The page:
Volksoper in two acts by Jaromír Weinberger. Performed in Czech with German surtitles
Hej, hola! – Two soldiers are following the robber Babinský but once again the crafty rascal slips through their fingers. He encounters Dorotka who is waiting at her house for her newly wedded husband Švanda who is the best bagpiper for miles around. When Švanda arrives home, he invites the stranger to eat with them. Without revealing his identity, Babinský asks Švanda whether he is bored with his tedious life in this sleepy little place. He recounts the heroic deeds of the robber Babinský, who steals from the rich to give to the poor. In the neighbouring country, there is a beautiful queen whose heart has turned to ice. She is waiting for someone to release her, and Švanda would be the perfect man to do so … Head over heels Švanda decides to set out with Babinský and delight the queen with his music. Dorotka is left only with Babinský’s frayed cuff and a farewell. Without hesitating, she hurries after them.
Life at the ice palace is frozen in time. The queen and her entire court are under the spell of a magician. She has no pleasure in life. The shadows of the murdered are her only grim companions but Švanda revives her spirits with his bagpipe. Misery and longing fly away and the queen falls passionately in love with the musician, she even appoints him to become king: three hundred coaches are to be harnessed with black and white horses, shots are heard ringing out throughout the realm. A passionate kiss seals the royal promise. Dorotka, however, magically appears and denounces her unfaithful husband. Švanda confesses to his wife and deeply displeases the queen. Her happiness disappears, frost and eternal ice return. Taking revenge, she condemns Švanda and Dorotka to death.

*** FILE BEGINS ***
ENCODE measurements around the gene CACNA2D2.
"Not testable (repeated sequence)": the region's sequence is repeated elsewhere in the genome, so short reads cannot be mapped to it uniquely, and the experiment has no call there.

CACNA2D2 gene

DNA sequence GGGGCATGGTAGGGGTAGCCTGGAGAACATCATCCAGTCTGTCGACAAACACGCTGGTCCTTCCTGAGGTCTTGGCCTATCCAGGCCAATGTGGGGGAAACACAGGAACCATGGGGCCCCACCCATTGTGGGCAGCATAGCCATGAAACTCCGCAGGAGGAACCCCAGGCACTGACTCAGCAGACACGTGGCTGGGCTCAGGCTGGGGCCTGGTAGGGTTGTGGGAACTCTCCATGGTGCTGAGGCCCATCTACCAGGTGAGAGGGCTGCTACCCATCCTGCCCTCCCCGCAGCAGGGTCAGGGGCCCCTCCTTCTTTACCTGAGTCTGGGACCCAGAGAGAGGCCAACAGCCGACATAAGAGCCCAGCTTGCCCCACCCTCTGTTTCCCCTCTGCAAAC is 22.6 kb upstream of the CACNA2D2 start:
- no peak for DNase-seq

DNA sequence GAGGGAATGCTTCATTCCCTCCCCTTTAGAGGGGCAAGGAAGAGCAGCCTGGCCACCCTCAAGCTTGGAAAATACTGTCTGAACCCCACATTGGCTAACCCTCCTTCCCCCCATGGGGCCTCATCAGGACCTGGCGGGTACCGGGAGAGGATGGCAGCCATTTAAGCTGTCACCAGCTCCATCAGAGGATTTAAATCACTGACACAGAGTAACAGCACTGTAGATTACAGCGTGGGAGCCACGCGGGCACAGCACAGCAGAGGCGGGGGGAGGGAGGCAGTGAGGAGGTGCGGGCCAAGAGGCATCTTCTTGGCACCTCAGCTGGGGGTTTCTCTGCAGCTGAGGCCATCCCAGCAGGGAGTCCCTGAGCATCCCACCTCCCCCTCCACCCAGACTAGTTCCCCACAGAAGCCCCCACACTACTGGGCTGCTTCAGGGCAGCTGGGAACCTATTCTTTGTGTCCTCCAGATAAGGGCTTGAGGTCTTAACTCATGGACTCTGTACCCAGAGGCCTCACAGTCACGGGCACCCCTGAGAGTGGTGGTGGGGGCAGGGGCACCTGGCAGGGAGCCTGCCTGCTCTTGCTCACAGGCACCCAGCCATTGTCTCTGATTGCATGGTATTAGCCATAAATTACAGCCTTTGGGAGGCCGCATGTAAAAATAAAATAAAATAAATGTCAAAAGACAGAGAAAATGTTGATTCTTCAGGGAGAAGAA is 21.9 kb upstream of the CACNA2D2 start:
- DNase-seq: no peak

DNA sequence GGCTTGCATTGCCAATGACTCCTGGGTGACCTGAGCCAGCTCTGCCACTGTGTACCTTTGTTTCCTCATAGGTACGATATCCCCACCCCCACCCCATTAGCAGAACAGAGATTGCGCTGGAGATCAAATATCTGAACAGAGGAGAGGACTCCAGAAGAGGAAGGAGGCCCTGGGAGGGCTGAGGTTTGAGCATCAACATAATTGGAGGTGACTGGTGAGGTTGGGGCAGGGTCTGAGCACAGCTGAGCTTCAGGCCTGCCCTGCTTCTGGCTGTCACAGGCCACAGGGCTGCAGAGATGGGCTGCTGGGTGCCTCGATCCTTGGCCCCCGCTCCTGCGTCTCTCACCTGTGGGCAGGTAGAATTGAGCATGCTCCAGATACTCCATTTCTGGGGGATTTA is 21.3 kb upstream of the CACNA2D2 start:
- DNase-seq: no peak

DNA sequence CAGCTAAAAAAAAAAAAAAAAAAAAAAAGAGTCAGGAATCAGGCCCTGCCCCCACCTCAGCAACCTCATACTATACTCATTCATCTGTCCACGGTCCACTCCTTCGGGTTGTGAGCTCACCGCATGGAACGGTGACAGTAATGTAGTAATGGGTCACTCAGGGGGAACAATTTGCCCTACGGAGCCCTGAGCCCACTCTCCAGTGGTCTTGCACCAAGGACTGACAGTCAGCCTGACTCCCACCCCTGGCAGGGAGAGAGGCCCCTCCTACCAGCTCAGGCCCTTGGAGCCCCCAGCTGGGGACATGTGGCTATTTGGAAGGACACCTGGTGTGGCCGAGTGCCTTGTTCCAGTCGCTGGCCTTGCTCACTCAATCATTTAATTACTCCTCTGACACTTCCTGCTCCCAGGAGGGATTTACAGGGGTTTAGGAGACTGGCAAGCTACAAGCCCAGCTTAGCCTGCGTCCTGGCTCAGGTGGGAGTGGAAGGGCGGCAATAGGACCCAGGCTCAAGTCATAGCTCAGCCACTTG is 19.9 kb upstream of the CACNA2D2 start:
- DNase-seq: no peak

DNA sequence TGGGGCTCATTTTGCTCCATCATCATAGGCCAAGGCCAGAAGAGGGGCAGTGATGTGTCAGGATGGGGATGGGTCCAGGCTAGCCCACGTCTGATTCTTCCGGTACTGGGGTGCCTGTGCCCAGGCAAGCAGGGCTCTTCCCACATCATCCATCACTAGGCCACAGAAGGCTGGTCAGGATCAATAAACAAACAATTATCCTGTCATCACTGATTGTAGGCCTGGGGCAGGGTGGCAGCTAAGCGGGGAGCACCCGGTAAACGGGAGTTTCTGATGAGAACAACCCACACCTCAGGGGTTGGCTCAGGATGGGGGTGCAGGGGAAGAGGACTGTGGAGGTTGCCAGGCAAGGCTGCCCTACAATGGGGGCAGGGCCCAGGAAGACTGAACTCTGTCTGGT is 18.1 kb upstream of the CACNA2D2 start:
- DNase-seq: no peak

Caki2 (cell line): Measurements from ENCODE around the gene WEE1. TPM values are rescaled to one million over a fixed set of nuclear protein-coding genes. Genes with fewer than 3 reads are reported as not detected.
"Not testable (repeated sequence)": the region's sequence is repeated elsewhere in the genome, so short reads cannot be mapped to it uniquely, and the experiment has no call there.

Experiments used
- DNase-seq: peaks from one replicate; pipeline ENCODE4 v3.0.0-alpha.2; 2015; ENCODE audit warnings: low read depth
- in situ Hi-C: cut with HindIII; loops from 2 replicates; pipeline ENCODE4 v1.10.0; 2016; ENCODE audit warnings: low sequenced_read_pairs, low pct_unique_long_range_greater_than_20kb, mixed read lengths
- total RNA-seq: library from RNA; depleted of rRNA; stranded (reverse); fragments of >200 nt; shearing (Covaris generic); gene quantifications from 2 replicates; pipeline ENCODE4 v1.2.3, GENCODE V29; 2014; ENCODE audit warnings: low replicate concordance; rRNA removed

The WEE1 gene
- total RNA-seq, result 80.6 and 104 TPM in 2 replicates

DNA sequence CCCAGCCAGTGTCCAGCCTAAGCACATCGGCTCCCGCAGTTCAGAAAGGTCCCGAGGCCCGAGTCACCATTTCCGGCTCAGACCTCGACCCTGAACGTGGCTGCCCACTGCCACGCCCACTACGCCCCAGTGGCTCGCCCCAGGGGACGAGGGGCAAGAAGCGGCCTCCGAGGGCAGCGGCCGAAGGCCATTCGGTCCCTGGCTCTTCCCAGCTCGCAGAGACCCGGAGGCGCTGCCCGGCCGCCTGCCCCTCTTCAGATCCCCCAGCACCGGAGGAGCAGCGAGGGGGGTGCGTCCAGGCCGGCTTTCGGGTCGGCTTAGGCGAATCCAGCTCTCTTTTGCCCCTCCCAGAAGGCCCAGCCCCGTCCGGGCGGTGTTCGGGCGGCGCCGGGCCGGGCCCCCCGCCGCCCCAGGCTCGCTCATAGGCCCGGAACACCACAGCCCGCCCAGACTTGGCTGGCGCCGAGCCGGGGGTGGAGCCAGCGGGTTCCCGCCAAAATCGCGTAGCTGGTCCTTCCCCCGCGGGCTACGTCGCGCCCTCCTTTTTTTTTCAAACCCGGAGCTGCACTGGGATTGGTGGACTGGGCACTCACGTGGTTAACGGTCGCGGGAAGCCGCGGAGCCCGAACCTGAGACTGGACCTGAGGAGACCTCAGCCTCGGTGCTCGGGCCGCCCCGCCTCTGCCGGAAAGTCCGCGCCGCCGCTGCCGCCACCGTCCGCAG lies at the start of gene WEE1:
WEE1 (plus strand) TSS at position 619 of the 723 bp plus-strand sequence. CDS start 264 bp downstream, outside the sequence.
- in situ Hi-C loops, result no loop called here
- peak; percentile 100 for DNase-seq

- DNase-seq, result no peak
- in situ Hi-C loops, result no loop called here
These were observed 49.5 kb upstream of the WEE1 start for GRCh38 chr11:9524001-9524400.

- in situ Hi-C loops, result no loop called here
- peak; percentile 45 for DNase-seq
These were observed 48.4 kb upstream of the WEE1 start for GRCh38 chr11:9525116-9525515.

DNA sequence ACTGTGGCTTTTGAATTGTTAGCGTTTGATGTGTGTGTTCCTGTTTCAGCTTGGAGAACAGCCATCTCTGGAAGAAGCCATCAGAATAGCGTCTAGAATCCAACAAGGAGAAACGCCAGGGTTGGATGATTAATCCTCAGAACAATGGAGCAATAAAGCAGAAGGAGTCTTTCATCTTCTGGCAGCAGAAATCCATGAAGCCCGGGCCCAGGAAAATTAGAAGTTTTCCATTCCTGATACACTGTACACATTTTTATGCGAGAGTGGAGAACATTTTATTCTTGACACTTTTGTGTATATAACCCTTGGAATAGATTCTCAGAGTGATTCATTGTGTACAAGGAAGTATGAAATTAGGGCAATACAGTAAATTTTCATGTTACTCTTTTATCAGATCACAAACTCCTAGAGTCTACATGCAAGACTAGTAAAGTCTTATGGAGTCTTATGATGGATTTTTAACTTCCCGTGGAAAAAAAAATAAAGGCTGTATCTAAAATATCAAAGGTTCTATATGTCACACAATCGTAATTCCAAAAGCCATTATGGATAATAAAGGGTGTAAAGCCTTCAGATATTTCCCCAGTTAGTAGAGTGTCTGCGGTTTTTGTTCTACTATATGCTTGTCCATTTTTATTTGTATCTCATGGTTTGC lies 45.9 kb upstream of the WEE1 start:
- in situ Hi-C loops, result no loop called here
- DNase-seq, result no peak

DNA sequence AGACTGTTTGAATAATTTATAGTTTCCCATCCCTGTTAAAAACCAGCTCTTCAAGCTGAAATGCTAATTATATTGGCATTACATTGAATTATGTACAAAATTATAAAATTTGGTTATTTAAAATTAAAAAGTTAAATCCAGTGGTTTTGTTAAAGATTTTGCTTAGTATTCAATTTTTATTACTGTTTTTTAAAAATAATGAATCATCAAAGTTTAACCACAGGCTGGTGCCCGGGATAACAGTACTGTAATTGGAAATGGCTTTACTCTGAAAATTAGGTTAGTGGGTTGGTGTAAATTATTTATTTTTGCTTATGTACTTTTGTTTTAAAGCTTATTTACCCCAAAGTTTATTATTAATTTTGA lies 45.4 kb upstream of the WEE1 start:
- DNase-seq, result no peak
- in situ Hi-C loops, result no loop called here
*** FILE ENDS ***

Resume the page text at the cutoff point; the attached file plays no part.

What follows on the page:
Švanda is taken to the scaffold to be beheaded but Babinský, who has a hand in everything, helps when the worst comes to the worst and exchanges the menacing executioner’s axe at the last minute for a broom. Out of harm’s way, Dorotka reproaches Švanda bitterly but he denies having kissed the queen and goes straight to Hell. Dorotka is distraught and feels guilty. Babinský tries to comfort her and confesses his love for her. As proof of his love, he wants to fetch Švanda back for her from Hell but points out that temptations have turned Švanda into a different person. Only he, Babinský, as an eternal adventurer knows the delusions of this world and would give up any number of kingdoms for Dorotka’s love.
In Hell, the Devil is bored to death: no-one wants to play cards with him and the newcomer Švanda persistently refuses to play his bagpipes. Pleading, begging and crying have no effect. Švanda does not have to obey the Devil because he is not subject to the rules of Hell. Instead he sings of his longing for his home and his Dorotka. The Devil deceives him with a vision of Dorotka and Švanda signs his soul over to him. Now he is trapped! Babinský appears once again as rescuer in the hour of need. He persuades the Devil to play a game of Hell Mariage and sets the stakes high: Švanda’s bagpipes, the Devil’s own regalia and his own soul for half the Kingdom of Hell and Švanda’s soul. The Devil cheats but Babinský cheats even more and wins. But Babinský would not be Babinský if he did not give the treasure extracted from the rich Devil to the poor. He only keeps Švanda who strikes up a dance for the dwellers in Hell as he takes his leave.
On their return to Earth, Babinský warns Švanda that time spent in Hell leaves its marks behind: much time has passed and his beloved Dorotka is meanwhile an old woman. But Švanda does not listen, he wants to go home as fast as possible. He cares nothing for glory far away from home. To him, only home sweet home seems to be true happiness … but Babinský’s longing for love remains unfulfilled. He continues his life of robbery alone …